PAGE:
Online Music Sharing
Online Music Sharing
Will cds and cassettes soon become extinct like the 8 track and vinyl records? Well, that very well may become the case due to online music sharing. Music sharing has become the hottest, most popular thing now-a-days for teens and college students across the nation. This innovative idea is now caught in between a war of advocates and anti-advocates, courts have now become involved, which side are you on?
I dont know about you but Im all for the online music sharing. Im for it simply because I am one who doesnt have a lot of time to go review and listen to cds to hear their potential. I am a very busy person, and I am always on the run so I dont have the time to go to the record store and buy whole cds or the singles which is one of the pros of online music sharing.
Online sharing is an excellent way to preview music before one would decide to buy it because if there arent any songs that arent liked by the listener then they would decide to buy the single and not waste money buying a whole album of an artist that they wouldnt like. But that factor is frowned upon by the music industry. Why? One may ask. Because of online music sharing services such as Napster.
Napster was started by accident by a college student trying to find a faster way to load and copy songs off of the internet. He some way found out how to load songs really fast. After finding out this information he put it on the internet so that other college students like himself who wanted to sample music could find it faster and easier just like he did.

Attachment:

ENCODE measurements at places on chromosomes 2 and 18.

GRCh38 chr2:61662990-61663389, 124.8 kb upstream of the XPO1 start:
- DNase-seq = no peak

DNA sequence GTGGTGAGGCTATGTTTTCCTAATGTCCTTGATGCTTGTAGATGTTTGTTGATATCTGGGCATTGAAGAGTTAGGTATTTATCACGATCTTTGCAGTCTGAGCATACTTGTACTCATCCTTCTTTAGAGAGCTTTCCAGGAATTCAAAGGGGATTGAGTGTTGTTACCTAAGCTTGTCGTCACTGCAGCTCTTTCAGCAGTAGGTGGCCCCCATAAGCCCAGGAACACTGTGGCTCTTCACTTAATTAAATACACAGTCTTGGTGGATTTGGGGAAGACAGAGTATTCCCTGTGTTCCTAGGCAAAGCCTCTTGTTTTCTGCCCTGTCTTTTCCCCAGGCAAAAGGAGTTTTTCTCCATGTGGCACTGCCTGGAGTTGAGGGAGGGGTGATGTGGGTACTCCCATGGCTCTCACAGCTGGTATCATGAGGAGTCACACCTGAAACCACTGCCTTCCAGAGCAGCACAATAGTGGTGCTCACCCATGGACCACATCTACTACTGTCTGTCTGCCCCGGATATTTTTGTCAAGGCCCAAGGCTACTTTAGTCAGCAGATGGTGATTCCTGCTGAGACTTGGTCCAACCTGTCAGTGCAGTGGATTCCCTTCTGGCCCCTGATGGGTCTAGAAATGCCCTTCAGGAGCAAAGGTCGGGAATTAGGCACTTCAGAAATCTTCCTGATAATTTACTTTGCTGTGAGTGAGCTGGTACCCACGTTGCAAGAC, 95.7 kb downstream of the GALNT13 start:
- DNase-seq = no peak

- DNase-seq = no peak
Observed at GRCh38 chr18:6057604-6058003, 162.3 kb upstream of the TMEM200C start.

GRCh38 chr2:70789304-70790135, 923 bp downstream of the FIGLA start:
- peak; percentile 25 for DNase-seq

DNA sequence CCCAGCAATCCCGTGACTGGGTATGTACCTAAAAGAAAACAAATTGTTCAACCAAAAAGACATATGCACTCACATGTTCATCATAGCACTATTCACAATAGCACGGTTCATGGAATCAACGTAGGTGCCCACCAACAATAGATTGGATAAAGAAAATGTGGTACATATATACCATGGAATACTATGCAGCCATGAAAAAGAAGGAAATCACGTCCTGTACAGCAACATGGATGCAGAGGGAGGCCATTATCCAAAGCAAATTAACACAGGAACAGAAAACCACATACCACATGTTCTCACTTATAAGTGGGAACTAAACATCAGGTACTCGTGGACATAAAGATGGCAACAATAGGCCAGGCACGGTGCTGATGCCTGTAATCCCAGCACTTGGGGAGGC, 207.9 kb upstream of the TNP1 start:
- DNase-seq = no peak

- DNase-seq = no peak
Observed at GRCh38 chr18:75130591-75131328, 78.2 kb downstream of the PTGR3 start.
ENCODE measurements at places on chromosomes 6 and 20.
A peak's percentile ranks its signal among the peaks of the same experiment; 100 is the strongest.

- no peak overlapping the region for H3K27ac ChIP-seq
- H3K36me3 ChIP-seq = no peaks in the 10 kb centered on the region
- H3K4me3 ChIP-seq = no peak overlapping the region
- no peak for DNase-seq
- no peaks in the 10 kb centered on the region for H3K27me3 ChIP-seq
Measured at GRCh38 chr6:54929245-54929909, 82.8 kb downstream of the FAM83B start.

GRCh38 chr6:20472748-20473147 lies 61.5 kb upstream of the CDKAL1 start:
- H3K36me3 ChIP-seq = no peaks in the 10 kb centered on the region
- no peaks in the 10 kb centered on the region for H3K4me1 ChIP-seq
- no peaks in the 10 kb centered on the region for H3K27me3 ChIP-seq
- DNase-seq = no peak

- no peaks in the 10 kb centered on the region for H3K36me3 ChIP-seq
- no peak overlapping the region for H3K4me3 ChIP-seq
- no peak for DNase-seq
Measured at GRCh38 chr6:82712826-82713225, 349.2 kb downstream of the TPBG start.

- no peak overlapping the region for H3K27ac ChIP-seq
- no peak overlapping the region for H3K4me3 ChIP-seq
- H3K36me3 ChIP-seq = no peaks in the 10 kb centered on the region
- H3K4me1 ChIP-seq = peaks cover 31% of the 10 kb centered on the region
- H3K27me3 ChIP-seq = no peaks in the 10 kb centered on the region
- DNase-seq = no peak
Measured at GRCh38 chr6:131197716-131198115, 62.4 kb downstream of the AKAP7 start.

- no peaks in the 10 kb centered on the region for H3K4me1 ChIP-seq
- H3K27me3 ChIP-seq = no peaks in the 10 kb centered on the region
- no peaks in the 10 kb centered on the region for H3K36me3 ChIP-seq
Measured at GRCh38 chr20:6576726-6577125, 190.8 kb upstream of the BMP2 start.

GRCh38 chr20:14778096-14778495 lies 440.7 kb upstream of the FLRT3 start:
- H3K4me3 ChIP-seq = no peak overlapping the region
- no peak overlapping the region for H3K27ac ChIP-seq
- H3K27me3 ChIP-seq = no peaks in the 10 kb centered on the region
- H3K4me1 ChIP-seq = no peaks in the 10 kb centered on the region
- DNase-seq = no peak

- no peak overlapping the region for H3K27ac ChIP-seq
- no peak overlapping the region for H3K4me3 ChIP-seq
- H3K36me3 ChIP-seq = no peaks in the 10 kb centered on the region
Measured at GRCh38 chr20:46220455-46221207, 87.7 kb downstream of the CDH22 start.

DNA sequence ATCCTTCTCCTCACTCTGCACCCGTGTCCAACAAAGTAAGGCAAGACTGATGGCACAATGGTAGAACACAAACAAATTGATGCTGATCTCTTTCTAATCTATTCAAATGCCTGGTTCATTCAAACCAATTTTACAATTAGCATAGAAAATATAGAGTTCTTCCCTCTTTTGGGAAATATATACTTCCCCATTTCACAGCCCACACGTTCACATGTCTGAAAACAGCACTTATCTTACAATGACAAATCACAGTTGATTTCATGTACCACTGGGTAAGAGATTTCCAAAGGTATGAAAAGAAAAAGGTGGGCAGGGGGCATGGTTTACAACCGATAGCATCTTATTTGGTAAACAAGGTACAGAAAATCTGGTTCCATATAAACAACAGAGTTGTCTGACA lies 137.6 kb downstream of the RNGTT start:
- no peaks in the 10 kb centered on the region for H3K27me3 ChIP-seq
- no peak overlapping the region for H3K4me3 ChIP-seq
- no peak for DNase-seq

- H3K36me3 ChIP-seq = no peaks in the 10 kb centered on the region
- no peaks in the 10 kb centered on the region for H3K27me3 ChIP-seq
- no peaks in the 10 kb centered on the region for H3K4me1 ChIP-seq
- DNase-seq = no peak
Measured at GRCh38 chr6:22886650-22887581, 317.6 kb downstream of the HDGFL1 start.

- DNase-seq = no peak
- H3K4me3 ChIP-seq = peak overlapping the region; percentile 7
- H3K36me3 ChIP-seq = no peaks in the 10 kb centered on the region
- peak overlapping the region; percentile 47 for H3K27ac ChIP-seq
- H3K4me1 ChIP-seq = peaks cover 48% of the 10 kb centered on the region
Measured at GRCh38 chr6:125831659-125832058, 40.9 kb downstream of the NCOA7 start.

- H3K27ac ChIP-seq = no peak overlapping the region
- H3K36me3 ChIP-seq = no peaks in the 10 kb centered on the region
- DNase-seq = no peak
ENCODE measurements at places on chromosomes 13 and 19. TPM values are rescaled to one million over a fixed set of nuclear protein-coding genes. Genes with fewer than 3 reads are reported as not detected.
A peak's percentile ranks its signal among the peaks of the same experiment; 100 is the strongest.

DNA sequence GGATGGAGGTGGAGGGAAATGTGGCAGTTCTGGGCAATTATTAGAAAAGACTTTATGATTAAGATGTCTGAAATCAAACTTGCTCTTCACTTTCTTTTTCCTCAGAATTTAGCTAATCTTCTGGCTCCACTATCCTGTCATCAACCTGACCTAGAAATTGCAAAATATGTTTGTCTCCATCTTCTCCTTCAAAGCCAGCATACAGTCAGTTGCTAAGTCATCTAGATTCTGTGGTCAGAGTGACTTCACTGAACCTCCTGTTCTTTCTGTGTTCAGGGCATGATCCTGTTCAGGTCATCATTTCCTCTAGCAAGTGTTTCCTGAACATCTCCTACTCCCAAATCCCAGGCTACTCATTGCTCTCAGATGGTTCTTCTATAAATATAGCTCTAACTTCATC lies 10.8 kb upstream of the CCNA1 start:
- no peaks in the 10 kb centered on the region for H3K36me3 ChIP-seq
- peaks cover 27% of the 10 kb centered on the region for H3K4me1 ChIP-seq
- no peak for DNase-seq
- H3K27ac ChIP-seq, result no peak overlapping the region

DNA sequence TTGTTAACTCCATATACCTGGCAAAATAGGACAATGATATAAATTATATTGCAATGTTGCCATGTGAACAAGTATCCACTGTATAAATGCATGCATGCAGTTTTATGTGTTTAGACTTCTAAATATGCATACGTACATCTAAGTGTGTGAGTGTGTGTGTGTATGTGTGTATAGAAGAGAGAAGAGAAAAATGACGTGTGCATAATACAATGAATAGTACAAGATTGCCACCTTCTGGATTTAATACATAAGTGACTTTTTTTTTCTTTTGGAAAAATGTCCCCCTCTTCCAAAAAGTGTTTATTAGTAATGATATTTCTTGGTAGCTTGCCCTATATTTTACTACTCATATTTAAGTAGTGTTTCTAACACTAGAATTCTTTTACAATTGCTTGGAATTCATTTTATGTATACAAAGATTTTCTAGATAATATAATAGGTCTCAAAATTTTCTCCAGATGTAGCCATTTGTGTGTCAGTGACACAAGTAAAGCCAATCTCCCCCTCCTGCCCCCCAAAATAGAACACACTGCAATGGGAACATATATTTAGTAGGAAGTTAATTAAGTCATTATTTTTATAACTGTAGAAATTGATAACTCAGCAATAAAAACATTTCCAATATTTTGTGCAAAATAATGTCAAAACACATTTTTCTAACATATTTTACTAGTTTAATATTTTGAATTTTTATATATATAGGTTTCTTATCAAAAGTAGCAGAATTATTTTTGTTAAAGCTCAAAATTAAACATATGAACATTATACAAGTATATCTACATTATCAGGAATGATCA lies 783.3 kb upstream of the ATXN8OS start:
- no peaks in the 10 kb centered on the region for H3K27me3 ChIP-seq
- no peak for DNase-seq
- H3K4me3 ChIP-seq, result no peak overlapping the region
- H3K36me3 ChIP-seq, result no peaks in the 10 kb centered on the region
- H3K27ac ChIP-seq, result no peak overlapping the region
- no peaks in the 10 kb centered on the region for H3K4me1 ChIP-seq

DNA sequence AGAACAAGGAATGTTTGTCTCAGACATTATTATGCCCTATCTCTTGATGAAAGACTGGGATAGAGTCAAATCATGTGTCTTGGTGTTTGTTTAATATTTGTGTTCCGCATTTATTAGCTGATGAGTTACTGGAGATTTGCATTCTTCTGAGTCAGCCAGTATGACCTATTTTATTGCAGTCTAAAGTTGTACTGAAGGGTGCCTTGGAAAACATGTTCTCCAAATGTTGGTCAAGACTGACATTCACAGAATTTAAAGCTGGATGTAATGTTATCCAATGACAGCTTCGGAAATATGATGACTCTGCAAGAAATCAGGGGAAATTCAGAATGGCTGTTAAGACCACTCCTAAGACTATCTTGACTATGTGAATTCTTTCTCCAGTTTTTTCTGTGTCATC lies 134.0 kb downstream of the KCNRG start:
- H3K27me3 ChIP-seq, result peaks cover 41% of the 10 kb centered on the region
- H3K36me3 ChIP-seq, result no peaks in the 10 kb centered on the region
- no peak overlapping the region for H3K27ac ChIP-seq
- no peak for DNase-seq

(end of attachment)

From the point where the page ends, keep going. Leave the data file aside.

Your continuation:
The Napster website is simply a free way of obtaining the songs wanted and to make mixed cds for themselves and others. There are other sites (i.e. Morpheus, Aimster, Audio Galaxy) that offer their free music and sites to listen to any song of their choice. Currently the post-Napster tool of choice is Aimster. The name Aimster was cobbled from America Online Instant Messenger and Napster. Developed by John Deep of Troy, New York, Aimster software allows AIM users to offer other AIM users a way to locate and copy files on one anothers computers. Unlike Napster, AIM users are on one anothers buddy lists. The index of files exists on each AIM users personal computer. When one AIM user wants to copy a file from a buddys computer, the transfer takes place between the two machines. Aimster has a search function that prowls the directory of the buddies computers. When it locates the desired file, the transfer takes place. The speed of the transfer depends on the bandwidth available to the machines. Otherwise, the request and transfer are almost instantaneous. Aimster uses ICQ, a popular messaging client, and AOLs Instant Messenger to detect buddies. In order to prevent an Aimster-type of search-and-retrieve function from working, changes in the architecture of these programs would have to occur or Aimster users would have to be denied access to these popular services. (Arnold 1). With all the controversy going on, popular music artists as well have stood up to voice their opinions and stand against Napster.